I'm always wary when a company's earnings release trumpets revenue growth above all else, as Tuesday Morning (NASDAQ:TUES) did in its earnings release last night. However, there is no cause for alarm, because the company actually did quite fine on the earnings front, as well, once you back out the charge for a change in lease accounting, which many retailers have been required to make.

With the charges backed out, discount retailer Tuesday Morning grew the bottom line at 10%, which just happens to be the same level as the trumpeted top-line growth. This is all the more impressive considering that the retail environment has been pretty murky of late. Even fellow discounter TJX (NYSE:TJX) -- operator of TJ Maxx, Marshalls, and Home Goods, to name a few -- has had a lumpy go of it so far in its first quarter, with comps relatively flat against strong gains last year.

That said, discount retailers should continue to fare better than their full-price brethren if the economy weakens. We all still need stuff, and there are always those things we don't need but still want, so we'll just be more selective regarding what we purchase and how much we pay for it. That plays into the hands of discounters like Tuesday Morning, TJX, and even Wal-Mart (NYSE:WMT).

If you own shares of Tuesday Morning, relax. The company's "treasure hunt" style of retailing seems to be steaming right along, and there's still plenty of room for new store openings. Management seems to be even-handed in allocating captial to expansion. The company has seen a gradual rise in its cash conversion cycle, though, and that bears watching.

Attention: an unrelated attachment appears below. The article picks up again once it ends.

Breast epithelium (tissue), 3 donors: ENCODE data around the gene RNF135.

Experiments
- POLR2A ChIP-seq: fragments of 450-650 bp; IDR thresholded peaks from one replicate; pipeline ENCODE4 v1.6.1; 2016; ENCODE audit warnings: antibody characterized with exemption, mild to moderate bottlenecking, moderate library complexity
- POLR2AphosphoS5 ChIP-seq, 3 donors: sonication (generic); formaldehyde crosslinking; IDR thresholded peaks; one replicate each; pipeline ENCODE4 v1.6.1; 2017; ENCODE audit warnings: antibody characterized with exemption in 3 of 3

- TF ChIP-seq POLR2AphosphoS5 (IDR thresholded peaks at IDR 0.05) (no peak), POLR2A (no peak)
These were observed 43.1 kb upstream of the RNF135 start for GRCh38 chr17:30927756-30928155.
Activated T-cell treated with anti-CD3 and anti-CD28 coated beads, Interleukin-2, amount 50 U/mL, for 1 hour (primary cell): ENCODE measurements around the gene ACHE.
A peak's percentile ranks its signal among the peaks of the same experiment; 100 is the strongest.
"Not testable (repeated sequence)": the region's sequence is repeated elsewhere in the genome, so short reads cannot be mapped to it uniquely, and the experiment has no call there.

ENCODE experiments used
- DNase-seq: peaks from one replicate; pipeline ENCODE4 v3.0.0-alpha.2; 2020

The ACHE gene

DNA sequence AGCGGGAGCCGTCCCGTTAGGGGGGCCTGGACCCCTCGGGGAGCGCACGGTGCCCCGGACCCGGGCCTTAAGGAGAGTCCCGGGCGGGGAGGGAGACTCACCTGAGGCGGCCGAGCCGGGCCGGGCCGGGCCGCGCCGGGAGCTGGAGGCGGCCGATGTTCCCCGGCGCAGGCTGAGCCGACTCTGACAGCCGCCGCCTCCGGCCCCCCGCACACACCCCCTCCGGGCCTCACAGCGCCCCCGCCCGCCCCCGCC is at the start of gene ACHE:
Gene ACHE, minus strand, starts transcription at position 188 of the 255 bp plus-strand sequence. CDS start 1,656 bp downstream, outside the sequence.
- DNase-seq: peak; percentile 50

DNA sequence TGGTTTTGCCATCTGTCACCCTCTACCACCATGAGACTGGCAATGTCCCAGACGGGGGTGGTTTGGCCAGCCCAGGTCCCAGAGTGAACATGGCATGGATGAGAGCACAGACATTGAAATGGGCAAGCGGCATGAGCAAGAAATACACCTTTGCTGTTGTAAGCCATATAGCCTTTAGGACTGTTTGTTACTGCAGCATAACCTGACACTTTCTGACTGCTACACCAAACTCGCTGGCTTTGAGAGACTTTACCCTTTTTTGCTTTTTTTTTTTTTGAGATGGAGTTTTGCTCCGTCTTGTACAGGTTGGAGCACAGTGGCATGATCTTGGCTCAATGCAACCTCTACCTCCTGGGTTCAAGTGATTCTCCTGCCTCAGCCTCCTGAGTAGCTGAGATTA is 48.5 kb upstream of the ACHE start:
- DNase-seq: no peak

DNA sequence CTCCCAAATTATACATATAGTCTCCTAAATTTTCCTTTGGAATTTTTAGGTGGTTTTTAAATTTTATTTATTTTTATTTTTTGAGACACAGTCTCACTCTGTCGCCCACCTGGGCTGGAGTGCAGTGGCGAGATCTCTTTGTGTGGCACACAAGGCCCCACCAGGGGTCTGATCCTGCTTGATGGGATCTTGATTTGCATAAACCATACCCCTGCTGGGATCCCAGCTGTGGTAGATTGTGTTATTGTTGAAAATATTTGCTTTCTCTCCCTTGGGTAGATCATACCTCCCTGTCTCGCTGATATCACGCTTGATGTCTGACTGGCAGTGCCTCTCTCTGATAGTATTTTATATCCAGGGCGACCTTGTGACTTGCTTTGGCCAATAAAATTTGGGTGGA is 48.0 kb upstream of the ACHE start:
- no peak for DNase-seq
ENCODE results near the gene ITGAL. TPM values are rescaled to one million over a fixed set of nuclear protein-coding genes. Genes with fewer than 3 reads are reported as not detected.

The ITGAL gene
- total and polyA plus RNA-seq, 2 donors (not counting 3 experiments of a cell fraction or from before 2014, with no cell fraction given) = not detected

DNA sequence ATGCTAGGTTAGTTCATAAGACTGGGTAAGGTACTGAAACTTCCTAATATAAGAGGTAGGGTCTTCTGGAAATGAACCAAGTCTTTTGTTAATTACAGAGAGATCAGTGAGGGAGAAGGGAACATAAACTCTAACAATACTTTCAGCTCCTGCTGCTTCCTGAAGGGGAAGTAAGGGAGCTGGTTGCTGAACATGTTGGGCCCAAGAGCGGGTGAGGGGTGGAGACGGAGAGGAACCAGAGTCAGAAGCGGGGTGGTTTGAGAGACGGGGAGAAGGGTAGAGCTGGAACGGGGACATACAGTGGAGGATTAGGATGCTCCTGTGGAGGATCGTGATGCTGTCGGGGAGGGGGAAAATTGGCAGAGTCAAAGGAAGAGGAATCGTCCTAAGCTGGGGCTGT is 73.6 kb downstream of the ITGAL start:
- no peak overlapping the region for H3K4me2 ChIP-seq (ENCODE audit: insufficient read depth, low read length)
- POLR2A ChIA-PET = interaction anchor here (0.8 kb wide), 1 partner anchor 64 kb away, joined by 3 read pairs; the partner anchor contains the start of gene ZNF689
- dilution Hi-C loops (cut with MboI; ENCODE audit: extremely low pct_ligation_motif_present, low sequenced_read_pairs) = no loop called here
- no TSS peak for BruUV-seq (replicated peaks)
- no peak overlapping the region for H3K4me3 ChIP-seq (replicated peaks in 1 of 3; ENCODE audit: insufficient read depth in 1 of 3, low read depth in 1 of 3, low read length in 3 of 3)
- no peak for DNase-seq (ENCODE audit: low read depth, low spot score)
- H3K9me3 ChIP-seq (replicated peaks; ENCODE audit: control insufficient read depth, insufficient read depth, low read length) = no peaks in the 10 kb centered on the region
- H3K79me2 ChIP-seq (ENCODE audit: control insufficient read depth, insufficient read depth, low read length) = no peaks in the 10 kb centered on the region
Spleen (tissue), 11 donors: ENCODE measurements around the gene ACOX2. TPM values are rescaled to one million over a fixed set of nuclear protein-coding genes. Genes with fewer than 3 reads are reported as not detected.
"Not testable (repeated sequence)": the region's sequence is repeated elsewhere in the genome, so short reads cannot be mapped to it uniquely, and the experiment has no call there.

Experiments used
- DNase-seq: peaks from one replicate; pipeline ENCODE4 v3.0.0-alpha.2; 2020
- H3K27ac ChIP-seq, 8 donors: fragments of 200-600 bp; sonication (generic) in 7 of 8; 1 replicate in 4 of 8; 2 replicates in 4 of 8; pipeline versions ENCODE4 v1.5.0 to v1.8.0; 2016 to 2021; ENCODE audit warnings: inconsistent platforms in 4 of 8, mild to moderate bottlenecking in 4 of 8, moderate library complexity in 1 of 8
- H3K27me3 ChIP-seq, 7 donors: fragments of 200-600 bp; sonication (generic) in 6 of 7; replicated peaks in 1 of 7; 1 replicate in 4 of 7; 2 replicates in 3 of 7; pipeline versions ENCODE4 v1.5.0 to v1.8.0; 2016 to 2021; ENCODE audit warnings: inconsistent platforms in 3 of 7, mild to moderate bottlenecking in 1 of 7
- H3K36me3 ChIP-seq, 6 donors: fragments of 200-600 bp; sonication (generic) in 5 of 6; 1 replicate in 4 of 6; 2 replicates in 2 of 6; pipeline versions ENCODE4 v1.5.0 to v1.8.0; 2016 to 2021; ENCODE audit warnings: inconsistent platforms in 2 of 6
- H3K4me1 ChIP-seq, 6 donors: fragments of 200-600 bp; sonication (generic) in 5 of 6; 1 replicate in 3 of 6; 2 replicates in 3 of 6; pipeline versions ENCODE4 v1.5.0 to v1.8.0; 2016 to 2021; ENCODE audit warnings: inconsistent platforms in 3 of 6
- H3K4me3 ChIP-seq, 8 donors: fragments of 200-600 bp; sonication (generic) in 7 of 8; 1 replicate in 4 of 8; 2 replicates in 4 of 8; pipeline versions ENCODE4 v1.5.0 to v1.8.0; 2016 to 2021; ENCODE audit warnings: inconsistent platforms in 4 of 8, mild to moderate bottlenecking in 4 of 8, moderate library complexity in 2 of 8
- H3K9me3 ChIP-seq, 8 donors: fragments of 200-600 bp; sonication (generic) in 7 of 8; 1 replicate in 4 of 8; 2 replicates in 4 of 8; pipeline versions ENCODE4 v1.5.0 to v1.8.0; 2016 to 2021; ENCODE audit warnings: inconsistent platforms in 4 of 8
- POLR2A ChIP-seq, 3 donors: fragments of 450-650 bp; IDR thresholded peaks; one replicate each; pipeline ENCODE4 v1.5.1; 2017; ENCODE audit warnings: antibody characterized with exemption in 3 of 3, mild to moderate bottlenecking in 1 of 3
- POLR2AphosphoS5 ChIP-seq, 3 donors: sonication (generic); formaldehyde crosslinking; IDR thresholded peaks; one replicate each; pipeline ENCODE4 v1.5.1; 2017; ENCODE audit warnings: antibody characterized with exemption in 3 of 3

Finally, let's not forget the company's excellent return on invested capital, which was pegged at 22% (and increasing) not too long ago by fellow Fool James Early. At that point, James estimated Tuesday Morning's weighted average cost of capital at around 10%, give or take a couple of percentage points. The large spread between the two is what makes Tuesday Morning a strong producer of capital that can be used for future growth and other purposes. Just for kicks, I decided to run through and estimate Tuesday Morning's cost of capital myself and, lo and behold, I came in at just over 11%. With that in mind, the sun should shine on Tuesday Morning just about every day for a while.

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Fool contributor Nathan Parmelee has no financial interest in any of the companies mentioned.